See the following example (pseudo code):

var z = 10;function foo () {  alert (z);} Foo (); 10– when using static and dynamic scopes (function () {  var z =;  Foo (); 10– uses a static scope, 20– uses dynamic scope});//the same time as foo as a parameter (function (funarg) {  var z = +;  Funarg (); 10– static scope, 30– dynamic scope}) (foo);

We see that systems with dynamic scopes, variables (identifiers) are managed through variable dynamic stacks. Therefore, the free variable is queried in the dynamic chain that is currently active, rather than in the static scope chain that is saved when the function is created.

This creates a conflict. For example, even if z is still present (contrary to the example of removing a variable from the stack), there is still a question: in different function calls, what is the value of Z (from which context, which scope is queried)?

The two types of funarg problems are described above--depending on whether the function is returned with a return value (the first type of problem) and whether the function is used as a function parameter (the second type of problem).

In order to solve the above problems, the concept of closure is introduced.

Closed Package

Closures are a combination of code blocks and data in the context in which the code block is created.

Let's take a look at the following example (pseudo code):

var x = 20;function foo () {  alert (x);//Free variable "x" = = 20}//for foo closure fooclosure = {  Call:foo//reference to function  Lexica Lenvironment: {x:20}//Context of the search context};

In the above example, the "Fooclosure" section is pseudo-code. Correspondingly, in ECMAScript, the "foo" function already has an intrinsic property--the scope chain that creates the function context.

"Lexical" is usually omitted. The above example is to emphasize that the context data will be saved while the closure is being created. The next time the function is called, the free variable can be found in the saved (closed) context, as shown in the code above, and the value of the variable "z" is always 10.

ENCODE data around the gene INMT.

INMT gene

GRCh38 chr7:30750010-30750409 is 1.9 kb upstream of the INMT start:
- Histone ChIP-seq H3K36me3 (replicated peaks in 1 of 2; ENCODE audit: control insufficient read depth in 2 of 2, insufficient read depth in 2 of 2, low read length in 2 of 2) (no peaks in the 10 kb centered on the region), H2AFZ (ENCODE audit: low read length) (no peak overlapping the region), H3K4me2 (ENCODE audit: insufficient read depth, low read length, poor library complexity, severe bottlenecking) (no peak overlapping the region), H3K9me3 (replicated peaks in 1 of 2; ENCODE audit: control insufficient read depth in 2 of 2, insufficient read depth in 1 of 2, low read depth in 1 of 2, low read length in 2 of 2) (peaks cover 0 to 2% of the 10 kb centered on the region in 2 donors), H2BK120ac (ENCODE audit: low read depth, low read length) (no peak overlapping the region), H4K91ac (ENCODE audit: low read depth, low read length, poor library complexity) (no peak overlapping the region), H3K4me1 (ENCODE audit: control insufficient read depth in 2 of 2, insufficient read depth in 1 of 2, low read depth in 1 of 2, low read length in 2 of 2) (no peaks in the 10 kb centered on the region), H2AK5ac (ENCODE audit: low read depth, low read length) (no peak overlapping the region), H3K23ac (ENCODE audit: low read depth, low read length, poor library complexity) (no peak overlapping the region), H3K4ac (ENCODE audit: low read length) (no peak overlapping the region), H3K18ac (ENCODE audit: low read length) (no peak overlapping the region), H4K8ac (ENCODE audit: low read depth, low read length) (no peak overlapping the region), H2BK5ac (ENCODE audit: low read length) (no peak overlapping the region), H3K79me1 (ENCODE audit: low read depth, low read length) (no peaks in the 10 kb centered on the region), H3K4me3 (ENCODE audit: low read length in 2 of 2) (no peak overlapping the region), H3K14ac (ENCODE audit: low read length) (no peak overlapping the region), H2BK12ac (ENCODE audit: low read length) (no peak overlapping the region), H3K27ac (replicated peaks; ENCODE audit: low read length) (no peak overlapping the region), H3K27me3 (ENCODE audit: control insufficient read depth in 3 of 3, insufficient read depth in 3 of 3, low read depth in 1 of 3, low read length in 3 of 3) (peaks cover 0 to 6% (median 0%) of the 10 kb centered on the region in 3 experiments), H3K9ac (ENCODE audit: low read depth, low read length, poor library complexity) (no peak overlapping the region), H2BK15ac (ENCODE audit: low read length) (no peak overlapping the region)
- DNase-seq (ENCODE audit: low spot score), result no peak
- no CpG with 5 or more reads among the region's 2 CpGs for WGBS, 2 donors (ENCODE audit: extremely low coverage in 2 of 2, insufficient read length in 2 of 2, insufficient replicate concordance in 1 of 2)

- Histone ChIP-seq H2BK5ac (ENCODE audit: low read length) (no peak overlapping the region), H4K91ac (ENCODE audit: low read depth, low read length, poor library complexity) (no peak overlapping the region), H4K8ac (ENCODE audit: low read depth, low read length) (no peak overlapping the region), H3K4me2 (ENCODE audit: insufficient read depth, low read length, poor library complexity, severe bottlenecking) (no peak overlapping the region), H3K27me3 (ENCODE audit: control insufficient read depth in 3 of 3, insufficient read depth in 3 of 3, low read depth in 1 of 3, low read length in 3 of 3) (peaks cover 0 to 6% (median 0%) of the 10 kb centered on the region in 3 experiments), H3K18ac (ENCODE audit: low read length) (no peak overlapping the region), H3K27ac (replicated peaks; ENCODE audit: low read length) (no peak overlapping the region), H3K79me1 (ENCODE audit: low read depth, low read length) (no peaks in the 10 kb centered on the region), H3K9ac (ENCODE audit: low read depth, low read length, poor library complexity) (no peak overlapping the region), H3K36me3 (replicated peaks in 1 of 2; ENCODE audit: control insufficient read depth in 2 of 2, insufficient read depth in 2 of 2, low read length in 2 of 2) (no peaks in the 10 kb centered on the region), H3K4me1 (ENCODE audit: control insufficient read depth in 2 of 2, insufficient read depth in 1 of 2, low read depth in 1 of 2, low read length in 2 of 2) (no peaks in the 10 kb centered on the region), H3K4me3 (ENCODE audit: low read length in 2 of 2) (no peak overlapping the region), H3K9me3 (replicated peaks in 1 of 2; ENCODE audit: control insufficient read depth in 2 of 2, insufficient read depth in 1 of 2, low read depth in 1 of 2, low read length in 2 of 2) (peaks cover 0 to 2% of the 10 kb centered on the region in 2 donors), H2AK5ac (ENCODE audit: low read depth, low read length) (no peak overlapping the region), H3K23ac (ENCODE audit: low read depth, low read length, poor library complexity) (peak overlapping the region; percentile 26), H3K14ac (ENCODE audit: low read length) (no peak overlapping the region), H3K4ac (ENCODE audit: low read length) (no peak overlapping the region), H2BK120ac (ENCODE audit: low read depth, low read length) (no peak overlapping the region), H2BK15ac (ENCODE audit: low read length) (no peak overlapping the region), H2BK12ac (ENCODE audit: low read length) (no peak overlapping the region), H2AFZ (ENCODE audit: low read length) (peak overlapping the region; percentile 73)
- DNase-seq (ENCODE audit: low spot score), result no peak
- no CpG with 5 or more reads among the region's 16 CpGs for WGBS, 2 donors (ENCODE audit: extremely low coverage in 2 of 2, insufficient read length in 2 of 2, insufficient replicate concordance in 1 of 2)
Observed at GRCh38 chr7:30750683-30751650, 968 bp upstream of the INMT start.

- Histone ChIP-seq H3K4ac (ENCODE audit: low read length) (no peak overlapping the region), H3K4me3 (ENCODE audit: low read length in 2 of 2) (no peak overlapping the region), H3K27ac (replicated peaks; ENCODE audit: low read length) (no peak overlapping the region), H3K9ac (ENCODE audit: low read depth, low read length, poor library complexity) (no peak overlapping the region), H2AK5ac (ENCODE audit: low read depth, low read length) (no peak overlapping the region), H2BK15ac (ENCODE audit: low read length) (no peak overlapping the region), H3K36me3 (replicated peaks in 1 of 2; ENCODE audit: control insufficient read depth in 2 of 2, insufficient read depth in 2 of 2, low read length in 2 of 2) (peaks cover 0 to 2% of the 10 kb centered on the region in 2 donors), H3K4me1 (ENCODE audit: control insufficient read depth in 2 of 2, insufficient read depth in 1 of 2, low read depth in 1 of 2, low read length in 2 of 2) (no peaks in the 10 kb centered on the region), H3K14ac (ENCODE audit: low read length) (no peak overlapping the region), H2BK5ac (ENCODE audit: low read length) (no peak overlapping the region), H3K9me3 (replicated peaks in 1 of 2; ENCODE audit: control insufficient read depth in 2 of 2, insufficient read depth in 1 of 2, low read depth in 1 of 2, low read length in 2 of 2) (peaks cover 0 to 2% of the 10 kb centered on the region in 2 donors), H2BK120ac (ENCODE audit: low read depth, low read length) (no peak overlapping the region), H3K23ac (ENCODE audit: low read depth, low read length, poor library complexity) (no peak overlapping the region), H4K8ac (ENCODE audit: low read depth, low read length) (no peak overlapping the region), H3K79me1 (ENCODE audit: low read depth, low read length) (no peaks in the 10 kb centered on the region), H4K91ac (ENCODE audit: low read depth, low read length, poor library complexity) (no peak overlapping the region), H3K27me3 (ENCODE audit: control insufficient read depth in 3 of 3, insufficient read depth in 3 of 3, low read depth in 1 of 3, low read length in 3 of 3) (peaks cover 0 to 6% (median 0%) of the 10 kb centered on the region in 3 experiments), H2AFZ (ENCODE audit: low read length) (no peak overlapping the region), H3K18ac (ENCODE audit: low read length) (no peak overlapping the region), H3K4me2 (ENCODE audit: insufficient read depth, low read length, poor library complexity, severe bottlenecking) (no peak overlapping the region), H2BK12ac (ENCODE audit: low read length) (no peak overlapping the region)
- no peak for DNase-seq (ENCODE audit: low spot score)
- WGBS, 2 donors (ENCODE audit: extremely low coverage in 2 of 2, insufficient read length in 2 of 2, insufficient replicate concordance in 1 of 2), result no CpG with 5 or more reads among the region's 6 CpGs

The more generalized term we use in the definition-"code block", however, usually (in ECMAScript) uses the functions we often use. Of course, not all implementations of closures will tie closures and functions together, for example, in the Ruby language, closures can be a process object (procedure object), a lambda expression, or a block of code.

The stack-based implementation is obviously not applicable (because it contradicts the stack-based structure) for the implementation to persist the local variables after the context is destroyed. Therefore, in this case, the closure data for the upper scope is implemented by dynamically allocating memory (based on the "heap" implementation), with the garbage collector (garbage collector referred to as GC) and the reference count (reference counting). This implementation is less than the performance of a stack-based implementation, however, any implementation can always be optimized: You can analyze whether a function uses free variables, functional arguments, or functional values, and then decide depending on the situation-whether the data is stored on the stack or in the heap.

Extended Reading

The list of topics for this article is as follows:

  1. How do we know how the JavaScript engine works
  2. JavaScript Quest: The importance of writing maintainable code
  3. JavaScript Quest: Use global variables with caution
  4. JavaScript Quest: Var pre-parsing and side effects
  5. JavaScript Quest: For Loop (for Loops)
  6. JavaScript Quest: For-in loop (for-in Loops)
  7. JavaScript Quest: Prototypes is too powerful
  8. JavaScript Quest: eval () is "the Devil"
  9. JavaScript Quest: Using parseint () for numeric conversions
  10. JavaScript Quest: Basic Coding Specifications
  11. JavaScript Quest: function declaration and function expression
  12. JavaScript Quest: Named function expressions
  13. JavaScript Quest: Function names in the debugger
  14. JavaScript Quest: Bugs in JScript
  15. JavaScript Quest: Memory management for JScript
  16. JavaScript Quest: SpiderMonkey's Quirks
  17. JavaScript Quest: Named Function expression substitution scheme
  18. JavaScript Quest: Objects Object
  19. JavaScript Quest: Prototype chain Prototype chain
  20. JavaScript Quest: Constructor Constructor
  21. JavaScript Quest: Executable Context Stack
  22. Execution context One: Variable object and active object
  23. Execution context Second: scope chain scope Chains
  24. Execution context its three: closure Closures
  25. Execution context Its four: this pointer
  26. JavaScript Quest: Powerful prototypes and prototype chains
  27. One of the JavaScript functions: function declaration
  28. JavaScript functions second: function expressions
  29. JavaScript functions three: function expressions in Groups
  30. JavaScript functions its four: function constructors
  31. JavaScript variable object one: VO's declaration
  32. JavaScript Variable Object second: Vo in different execution contexts
  33. JavaScript Variable Object Three: Two stages of the execution context
  34. JavaScript Variable object four: about variables
  35. JavaScript variable object Its five: __parent__ property
  36. JavaScript scope chain One: scope chain definition
  37. JavaScript scope chain Second: The life cycle of a function
  38. JavaScript scope chain Three: scope chain characteristics
  39. JavaScript closures: An introduction to closures
  40. JavaScript closures Second: implementation of closures
  41. JavaScript closure Three: the use of closures

JavaScript closures First: Closure Introduction some basic definitions of functional programming